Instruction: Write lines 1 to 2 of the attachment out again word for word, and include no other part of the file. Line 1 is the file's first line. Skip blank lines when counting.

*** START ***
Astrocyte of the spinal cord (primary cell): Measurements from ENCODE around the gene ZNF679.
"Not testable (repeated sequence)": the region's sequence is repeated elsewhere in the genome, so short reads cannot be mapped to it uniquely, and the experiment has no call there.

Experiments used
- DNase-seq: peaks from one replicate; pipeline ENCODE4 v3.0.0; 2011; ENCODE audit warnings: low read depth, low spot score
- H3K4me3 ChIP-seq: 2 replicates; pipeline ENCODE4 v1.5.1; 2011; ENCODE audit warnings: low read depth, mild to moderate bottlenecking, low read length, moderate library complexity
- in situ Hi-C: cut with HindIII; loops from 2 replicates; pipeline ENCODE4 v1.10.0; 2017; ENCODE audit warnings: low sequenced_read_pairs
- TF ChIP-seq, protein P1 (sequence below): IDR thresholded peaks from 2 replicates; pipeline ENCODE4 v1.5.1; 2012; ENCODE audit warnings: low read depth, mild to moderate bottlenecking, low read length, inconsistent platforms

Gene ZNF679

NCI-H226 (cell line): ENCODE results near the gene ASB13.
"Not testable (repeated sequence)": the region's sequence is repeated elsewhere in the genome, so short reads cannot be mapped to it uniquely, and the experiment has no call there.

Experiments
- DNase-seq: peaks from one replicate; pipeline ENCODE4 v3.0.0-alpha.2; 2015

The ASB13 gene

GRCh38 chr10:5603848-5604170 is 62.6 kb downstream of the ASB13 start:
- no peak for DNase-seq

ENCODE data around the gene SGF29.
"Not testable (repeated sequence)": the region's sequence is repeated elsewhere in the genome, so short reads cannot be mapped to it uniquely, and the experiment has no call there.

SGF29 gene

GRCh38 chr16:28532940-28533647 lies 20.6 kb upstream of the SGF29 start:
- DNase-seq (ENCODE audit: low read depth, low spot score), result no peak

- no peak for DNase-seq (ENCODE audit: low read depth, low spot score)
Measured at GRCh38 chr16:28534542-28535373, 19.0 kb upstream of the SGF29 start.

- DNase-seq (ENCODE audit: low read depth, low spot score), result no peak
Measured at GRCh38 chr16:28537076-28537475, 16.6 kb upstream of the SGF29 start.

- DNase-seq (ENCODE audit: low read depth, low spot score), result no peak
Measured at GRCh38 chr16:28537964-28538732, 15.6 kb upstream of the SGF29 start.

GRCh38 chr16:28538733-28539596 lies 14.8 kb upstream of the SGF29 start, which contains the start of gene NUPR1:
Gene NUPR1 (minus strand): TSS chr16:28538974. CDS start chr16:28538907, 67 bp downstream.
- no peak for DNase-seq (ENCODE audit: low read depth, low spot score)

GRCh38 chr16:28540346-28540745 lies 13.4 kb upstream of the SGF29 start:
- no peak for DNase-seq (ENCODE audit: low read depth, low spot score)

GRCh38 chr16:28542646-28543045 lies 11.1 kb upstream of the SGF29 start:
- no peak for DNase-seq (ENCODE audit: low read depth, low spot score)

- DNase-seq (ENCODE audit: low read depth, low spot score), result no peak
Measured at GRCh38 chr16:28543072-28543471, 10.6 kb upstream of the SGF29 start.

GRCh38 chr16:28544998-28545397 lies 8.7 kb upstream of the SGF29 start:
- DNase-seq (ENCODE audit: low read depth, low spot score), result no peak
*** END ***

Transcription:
Astrocyte of the spinal cord (primary cell): Measurements from ENCODE around the gene ZNF679.
"Not testable (repeated sequence)": the region's sequence is repeated elsewhere in the genome, so short reads cannot be mapped to it uniquely, and the experiment has no call there.